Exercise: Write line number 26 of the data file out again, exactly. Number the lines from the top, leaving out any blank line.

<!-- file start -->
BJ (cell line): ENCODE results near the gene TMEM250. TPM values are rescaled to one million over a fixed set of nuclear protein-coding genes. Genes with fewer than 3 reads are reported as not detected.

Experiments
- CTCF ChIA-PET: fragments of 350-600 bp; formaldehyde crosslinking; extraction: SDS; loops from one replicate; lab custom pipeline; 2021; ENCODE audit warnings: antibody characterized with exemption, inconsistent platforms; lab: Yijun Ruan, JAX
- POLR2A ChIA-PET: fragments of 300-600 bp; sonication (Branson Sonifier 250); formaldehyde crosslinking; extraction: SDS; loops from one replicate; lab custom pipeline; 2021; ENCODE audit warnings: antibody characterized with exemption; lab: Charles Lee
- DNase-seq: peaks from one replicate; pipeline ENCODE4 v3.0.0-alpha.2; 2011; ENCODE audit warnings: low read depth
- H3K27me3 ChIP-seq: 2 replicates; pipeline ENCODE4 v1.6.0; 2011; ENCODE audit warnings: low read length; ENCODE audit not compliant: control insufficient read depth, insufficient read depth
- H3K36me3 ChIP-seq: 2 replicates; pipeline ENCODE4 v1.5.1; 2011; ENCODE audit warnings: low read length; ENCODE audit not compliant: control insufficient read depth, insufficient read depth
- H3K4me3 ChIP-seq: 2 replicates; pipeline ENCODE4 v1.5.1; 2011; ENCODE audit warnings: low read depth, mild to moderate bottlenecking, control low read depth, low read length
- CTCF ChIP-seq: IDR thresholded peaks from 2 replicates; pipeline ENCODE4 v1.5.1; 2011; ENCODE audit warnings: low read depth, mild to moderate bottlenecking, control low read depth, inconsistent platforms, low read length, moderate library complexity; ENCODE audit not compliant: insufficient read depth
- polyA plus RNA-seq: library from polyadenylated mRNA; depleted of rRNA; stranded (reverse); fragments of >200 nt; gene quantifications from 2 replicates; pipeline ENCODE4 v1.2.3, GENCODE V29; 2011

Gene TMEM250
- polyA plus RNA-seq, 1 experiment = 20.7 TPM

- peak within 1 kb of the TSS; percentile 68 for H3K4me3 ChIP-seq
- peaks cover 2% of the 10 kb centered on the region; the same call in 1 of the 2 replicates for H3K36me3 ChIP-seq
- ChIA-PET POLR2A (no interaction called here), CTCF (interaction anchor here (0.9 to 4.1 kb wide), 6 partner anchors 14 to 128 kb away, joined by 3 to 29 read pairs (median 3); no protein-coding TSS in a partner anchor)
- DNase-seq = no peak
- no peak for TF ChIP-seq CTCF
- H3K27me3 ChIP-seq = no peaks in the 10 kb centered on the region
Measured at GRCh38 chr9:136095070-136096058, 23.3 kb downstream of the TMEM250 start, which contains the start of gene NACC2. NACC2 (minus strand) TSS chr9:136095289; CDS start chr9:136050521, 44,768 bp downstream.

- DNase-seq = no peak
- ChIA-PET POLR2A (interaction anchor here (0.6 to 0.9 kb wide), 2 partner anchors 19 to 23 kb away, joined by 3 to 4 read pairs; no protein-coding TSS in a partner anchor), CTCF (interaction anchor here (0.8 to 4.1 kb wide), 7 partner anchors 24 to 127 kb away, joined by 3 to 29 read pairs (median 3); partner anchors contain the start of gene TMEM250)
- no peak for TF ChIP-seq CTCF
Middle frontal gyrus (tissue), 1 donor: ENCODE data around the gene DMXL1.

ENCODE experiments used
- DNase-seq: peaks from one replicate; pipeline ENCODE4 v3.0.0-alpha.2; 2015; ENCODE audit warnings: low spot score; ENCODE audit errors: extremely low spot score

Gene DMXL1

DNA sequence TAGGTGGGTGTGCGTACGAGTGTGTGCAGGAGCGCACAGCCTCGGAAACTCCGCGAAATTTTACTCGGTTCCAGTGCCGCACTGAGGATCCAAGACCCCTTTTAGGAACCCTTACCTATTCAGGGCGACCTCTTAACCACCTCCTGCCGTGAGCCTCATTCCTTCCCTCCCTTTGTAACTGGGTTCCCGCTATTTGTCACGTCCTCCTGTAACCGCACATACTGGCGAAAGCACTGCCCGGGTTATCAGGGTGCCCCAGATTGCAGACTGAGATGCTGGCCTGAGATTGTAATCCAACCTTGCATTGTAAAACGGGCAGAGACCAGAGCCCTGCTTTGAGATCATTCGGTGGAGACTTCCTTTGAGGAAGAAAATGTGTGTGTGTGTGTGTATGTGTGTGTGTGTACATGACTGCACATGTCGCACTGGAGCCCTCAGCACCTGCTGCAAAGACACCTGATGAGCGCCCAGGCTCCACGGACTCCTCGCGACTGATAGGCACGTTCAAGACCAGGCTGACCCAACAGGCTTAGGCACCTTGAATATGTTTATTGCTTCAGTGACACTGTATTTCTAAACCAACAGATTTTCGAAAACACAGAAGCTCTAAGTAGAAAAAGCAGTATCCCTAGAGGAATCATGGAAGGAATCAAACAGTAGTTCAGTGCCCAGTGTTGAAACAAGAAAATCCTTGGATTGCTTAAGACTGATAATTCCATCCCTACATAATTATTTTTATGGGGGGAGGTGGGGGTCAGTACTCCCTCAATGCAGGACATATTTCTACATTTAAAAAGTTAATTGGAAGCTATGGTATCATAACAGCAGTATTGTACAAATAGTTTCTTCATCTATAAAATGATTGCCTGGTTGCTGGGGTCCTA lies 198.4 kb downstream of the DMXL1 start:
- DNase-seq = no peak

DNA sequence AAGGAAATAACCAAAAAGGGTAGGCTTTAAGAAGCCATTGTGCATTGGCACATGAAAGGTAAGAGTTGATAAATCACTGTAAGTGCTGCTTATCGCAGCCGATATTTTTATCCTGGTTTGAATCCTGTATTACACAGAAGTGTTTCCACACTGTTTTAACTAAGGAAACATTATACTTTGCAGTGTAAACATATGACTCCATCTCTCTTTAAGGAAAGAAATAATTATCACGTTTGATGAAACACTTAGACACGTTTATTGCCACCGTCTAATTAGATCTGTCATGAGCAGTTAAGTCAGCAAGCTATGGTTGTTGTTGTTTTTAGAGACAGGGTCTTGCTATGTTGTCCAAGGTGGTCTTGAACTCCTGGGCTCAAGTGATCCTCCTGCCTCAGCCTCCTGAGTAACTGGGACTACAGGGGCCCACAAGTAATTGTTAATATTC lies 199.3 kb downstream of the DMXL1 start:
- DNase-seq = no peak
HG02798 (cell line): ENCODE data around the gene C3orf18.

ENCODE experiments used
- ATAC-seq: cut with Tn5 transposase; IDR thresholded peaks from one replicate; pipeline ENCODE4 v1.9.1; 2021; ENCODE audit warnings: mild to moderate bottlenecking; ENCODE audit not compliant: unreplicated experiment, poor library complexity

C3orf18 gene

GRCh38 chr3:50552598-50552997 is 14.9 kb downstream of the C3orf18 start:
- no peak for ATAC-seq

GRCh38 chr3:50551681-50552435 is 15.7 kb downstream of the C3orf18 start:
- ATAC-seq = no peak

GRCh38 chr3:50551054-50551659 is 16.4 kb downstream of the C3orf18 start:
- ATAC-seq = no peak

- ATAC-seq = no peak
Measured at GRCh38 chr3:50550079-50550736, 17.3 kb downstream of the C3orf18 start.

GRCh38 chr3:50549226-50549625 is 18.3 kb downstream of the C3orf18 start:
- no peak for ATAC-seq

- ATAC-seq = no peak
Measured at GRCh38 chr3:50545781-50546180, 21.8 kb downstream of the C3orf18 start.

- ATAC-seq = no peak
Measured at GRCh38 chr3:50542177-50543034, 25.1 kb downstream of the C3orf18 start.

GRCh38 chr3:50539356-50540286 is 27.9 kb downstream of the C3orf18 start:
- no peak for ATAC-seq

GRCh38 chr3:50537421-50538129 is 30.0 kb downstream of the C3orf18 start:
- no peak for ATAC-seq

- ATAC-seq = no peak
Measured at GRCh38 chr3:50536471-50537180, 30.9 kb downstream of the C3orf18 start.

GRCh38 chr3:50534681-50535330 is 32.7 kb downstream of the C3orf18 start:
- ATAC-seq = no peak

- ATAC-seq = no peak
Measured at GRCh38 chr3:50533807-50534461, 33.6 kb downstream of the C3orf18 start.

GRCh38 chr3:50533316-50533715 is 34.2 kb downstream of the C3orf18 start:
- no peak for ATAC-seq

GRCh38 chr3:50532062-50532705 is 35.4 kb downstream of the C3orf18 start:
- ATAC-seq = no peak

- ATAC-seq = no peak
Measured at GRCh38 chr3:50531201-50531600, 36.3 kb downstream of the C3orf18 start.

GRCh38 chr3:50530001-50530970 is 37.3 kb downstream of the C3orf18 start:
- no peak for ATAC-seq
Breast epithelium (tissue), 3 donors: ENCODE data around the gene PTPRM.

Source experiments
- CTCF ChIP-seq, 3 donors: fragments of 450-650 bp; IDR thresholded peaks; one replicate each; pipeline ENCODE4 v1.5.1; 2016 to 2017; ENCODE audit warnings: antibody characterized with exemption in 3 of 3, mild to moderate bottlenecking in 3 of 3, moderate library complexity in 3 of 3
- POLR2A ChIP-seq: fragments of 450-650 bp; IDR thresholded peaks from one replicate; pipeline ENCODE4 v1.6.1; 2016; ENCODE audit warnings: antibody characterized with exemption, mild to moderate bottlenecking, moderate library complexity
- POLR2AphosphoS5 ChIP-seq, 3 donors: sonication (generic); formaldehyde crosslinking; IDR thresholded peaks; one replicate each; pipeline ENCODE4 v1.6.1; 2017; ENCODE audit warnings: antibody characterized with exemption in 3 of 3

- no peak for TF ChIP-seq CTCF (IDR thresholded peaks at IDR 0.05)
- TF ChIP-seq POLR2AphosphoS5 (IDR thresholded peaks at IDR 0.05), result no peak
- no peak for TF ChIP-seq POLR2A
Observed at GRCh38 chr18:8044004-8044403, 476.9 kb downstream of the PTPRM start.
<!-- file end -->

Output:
Gene DMXL1